I have a daily stock returns series and a squared returns series for the S&P500.

The Ljung-Box Q-Statistic for the squared returns series says there is autocorrelation and therefore ARCH effects (p-value of the Q-statistic is zero at all lags, and there are significant spikes in the ACF and PACF). My understanding is that this is correct and in line with what I should be expecting.

However the daily returns series Q-statistic and p-value are all less tha 0.05 and very significant (p-value is 0 at all lags) for the full sample. Whereas for the In-sample period, the Q-statistic and corresponding p-values are all greater than 0.05, hence implying no serial correlation. There is a contradiction. My understanding is that there should be no serial correlation or minor serial correlation in daily returns as per Tsay.

Hence what is the reason for this observed serial correlation in the full sample. Is it because of the large sample and should I be worried? For the purposes of modelling volatility for forecasting purposes, should I ignore the serial correlation in the full sample and just focus on the fact that the In-sample period does not have serial correlation?

Note: Full sample contains 5,218 observations. In-sample contains 2380 observations.


1 Answer 1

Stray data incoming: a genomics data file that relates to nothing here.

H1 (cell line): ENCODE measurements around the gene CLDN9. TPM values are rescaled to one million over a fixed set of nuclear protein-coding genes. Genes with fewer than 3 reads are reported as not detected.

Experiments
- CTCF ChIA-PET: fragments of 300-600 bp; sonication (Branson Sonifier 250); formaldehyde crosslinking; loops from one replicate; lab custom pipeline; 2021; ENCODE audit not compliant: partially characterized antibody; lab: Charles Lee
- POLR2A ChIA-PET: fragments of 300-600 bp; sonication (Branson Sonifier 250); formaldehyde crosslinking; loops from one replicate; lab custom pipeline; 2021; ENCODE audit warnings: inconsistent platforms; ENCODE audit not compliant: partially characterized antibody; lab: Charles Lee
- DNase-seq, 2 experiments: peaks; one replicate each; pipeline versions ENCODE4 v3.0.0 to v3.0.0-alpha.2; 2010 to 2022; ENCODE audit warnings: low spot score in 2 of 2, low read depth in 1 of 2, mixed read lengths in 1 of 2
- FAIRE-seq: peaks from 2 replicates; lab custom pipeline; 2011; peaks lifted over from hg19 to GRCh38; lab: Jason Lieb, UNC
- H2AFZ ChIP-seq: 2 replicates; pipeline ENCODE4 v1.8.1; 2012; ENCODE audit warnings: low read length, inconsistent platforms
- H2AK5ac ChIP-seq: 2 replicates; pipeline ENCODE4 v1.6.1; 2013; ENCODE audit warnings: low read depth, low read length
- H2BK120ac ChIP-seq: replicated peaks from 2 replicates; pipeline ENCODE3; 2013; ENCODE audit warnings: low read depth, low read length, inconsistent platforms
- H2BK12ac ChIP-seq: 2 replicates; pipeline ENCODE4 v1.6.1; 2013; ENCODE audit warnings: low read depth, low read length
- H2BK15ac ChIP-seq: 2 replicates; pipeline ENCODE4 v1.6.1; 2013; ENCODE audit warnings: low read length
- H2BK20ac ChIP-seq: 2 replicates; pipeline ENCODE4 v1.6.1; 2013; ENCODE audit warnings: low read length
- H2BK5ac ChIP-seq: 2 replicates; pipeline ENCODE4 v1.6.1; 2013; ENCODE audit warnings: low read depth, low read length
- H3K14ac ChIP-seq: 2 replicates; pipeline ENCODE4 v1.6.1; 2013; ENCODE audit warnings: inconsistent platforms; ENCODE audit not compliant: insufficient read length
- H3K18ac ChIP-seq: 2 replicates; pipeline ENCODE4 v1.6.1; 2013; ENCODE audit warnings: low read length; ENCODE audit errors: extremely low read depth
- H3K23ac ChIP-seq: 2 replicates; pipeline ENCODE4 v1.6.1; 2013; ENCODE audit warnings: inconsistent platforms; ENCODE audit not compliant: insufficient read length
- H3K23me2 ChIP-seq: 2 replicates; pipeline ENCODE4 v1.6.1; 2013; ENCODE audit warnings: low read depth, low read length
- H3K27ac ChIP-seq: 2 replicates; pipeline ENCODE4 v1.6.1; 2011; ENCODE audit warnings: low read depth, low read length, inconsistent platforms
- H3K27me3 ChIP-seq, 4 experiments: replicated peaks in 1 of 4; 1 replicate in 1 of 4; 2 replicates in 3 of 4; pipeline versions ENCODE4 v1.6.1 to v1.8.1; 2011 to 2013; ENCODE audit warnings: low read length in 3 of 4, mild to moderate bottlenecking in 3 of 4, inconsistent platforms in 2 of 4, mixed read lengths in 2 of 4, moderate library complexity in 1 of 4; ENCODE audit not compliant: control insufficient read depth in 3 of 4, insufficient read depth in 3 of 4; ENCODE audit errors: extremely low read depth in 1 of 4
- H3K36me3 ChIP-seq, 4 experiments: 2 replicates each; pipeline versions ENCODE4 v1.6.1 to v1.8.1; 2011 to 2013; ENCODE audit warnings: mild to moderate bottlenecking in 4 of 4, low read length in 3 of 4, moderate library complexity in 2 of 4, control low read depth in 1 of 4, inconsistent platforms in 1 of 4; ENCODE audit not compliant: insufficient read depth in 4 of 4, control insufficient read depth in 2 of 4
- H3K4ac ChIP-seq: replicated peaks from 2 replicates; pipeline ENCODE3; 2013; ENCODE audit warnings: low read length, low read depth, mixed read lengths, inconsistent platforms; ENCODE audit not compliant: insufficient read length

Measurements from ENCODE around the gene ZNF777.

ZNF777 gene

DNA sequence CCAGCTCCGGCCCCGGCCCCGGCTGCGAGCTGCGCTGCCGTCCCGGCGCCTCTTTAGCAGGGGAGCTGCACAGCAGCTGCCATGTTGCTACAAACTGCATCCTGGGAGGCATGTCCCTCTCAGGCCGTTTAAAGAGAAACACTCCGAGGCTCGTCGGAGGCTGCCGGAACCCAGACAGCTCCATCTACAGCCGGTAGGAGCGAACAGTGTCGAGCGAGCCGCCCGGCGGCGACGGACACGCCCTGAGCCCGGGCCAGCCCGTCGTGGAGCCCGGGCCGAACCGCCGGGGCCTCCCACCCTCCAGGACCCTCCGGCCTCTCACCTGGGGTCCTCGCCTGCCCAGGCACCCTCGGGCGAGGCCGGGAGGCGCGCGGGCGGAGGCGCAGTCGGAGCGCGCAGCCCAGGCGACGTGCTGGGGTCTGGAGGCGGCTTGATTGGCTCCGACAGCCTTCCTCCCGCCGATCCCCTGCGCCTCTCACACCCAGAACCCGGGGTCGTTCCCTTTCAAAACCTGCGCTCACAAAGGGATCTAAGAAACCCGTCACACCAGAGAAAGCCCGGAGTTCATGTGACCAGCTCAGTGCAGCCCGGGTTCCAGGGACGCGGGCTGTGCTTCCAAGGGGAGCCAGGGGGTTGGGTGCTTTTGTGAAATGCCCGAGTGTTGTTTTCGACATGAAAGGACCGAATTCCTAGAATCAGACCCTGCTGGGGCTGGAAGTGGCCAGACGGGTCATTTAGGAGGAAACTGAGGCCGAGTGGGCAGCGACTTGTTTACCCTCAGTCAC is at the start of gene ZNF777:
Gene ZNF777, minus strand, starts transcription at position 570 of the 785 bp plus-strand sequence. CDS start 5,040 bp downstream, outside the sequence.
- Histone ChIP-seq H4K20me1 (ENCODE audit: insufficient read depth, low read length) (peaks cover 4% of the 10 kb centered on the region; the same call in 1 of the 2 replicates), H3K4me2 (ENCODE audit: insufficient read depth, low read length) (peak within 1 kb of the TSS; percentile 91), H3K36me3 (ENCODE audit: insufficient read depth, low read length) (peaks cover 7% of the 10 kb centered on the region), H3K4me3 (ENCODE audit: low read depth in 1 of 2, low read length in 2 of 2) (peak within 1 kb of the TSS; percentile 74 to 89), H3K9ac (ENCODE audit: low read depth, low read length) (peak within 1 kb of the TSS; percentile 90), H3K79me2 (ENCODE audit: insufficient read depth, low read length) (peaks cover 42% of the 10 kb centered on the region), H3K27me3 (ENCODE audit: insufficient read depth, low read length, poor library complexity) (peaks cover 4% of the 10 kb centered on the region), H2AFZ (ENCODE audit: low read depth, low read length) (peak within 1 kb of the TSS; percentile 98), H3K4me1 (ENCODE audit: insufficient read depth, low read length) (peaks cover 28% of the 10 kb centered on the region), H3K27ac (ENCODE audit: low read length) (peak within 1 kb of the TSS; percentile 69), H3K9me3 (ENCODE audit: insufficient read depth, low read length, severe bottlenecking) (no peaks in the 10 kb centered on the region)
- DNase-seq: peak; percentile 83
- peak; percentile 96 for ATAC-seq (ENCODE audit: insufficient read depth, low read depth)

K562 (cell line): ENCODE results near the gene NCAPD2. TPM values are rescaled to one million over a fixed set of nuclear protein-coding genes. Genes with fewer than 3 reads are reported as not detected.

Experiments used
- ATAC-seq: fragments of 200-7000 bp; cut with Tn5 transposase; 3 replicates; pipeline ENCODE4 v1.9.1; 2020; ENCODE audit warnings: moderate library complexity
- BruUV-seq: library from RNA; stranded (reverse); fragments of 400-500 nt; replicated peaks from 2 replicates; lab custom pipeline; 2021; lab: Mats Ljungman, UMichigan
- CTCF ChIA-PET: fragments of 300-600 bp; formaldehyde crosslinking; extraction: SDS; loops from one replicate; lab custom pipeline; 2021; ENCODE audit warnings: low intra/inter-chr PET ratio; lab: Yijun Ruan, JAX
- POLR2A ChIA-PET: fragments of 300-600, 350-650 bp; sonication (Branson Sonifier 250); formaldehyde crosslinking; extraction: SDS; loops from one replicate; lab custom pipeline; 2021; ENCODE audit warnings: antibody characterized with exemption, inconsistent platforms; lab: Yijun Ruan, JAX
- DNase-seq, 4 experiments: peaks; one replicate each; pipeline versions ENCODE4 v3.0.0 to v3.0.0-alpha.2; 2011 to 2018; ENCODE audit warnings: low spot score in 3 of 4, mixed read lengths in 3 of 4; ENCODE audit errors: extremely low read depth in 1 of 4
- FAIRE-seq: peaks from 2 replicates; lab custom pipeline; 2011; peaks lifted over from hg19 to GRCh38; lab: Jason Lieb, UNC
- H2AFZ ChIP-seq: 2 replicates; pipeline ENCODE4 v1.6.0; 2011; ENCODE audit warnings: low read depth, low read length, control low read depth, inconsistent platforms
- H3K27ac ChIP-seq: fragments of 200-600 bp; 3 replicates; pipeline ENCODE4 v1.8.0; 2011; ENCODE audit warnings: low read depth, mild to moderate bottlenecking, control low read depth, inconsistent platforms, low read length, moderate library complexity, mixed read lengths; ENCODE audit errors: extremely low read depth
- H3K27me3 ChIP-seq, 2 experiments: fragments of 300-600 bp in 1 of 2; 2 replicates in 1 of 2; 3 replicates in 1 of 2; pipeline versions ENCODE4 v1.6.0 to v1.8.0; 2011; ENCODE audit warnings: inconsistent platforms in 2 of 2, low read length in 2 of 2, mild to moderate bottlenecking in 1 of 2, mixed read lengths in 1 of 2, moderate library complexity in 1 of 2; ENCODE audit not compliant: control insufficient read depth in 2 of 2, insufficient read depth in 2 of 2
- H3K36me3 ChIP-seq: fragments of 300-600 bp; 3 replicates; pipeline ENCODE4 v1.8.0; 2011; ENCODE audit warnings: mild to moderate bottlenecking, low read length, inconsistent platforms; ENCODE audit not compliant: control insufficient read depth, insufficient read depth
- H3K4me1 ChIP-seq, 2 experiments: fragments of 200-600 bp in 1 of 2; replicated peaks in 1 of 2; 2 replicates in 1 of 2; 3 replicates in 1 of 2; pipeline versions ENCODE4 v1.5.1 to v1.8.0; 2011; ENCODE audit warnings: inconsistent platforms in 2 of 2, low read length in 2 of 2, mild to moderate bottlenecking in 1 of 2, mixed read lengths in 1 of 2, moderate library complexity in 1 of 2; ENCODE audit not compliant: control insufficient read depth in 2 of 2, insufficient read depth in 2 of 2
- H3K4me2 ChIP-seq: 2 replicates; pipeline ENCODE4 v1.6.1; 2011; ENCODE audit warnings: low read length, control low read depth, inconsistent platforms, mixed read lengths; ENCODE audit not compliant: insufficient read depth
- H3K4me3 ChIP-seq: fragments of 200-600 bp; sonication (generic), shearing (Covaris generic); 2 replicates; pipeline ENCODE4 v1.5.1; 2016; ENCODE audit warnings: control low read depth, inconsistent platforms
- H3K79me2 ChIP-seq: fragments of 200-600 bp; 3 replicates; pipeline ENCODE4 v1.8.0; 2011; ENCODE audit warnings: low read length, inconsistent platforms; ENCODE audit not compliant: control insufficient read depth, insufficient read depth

First of all: Slight Autocorrelation is not unusual for (non-squared) stock return data in my experience. Otherwise there would be no point in trying to decide, whether there is a positive/negative trend or not, from the perspective of investors.

How big is the difference between both $p$-values? Which lag-orders did you choose for the test? The differing values might be from the differing power of the test for the different sample sizes, combined with a weak trend in the in-sample period.

In practice, you may try to include an AR model for the mean series. If the AR coefficients aren't significant (which is to be expected), I'd suggest to just use a fixed mean for the daily return data and model the volatility with some GARCH model that can handle the leverage effect of stock returns (EGARCH, Beta-t-EGARCH).

  • $\begingroup$ Your first paragraph suggests free lunch in the stock market, doesn't it? $\endgroup$ Apr 6, 2017 at 9:45
  • $\begingroup$ Screenshots attached for the In-sample correlogram and full sample correlogram. i.imgur.com/kYGDl1B.jpg i.imgur.com/WVIEikn.jpg $\endgroup$
    – Albe
    Apr 6, 2017 at 9:48
  • $\begingroup$ "Slight autocorrelation" includes slightly negative autocorrelation. I'd say that it can change over time, hence, whether it is positive, negative or insignificant locally isn't known prior and can only be estimated afterwards. "Free lunch" would only be present, if there was strong, fixed autocorrelation. @Albe: What were the in-sample test results? $\endgroup$
    – Eldioo
    Apr 6, 2017 at 10:04
  • $\begingroup$ In-sample P-value of Q-statistics are all greater than 0.05, hence implying there is no serial correlation.....Full sample p-value of Q-statistics are all less than 0.05, hence implying serial correlation. $\endgroup$
    – Albe
    Apr 6, 2017 at 10:09
  • $\begingroup$ So that basically tells us that the data generating process is changing over time? $\endgroup$ Apr 6, 2017 at 10:14

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